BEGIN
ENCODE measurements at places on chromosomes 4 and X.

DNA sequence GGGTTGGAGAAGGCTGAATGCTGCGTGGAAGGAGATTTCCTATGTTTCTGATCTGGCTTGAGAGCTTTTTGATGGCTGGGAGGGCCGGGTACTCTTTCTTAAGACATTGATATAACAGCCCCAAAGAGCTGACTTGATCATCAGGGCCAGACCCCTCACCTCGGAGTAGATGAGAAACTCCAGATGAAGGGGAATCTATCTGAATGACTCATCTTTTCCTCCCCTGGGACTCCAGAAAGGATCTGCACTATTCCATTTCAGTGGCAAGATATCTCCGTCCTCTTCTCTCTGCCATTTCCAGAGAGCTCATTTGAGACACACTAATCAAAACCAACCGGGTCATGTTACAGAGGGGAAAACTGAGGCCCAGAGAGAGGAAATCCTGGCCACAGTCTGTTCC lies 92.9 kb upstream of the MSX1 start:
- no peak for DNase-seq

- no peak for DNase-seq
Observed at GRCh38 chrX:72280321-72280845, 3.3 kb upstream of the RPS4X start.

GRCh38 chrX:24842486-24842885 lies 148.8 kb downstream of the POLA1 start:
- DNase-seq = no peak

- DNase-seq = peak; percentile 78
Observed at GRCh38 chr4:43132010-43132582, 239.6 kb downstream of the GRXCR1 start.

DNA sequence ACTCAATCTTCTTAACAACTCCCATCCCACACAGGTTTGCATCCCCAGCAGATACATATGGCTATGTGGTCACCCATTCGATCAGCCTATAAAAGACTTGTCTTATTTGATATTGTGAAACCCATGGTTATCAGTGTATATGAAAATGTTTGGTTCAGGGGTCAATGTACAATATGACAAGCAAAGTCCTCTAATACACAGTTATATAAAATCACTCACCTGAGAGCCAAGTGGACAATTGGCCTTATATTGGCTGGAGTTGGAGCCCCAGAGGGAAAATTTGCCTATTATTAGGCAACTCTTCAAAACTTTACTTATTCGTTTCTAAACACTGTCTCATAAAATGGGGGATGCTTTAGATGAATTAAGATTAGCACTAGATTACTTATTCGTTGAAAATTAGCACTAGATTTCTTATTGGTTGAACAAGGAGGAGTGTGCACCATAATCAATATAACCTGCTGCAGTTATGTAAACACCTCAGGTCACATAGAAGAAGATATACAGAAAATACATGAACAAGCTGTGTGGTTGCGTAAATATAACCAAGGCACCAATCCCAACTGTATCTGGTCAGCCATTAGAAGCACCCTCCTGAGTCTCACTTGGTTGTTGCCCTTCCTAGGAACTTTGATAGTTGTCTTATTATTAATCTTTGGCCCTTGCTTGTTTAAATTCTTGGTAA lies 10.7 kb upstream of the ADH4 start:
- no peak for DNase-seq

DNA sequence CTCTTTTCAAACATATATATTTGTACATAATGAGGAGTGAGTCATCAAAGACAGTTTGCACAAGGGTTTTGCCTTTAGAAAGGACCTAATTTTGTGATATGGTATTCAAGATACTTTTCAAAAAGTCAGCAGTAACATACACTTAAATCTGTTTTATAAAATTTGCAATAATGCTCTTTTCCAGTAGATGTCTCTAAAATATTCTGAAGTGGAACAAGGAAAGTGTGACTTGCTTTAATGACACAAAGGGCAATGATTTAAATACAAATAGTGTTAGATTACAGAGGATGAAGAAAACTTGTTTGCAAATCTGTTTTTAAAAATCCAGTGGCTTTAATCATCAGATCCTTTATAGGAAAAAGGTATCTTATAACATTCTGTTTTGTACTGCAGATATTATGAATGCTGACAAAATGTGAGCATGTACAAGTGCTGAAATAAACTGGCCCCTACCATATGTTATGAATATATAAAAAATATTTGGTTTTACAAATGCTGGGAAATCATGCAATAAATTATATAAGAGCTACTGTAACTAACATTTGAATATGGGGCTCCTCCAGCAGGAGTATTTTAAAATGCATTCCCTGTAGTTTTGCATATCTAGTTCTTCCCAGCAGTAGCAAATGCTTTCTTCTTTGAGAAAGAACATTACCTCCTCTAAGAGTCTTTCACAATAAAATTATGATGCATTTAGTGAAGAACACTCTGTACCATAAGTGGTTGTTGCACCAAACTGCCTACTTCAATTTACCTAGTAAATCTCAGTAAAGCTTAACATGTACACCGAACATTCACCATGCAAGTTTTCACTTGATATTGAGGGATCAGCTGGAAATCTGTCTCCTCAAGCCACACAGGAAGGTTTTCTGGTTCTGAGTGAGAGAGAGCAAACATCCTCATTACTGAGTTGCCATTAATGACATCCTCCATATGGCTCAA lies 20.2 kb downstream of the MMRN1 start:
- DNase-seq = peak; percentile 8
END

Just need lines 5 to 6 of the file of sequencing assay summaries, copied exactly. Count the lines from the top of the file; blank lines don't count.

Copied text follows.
Observed at GRCh38 chrX:72280321-72280845, 3.3 kb upstream of the RPS4X start.

GRCh38 chrX:24842486-24842885 lies 148.8 kb downstream of the POLA1 start: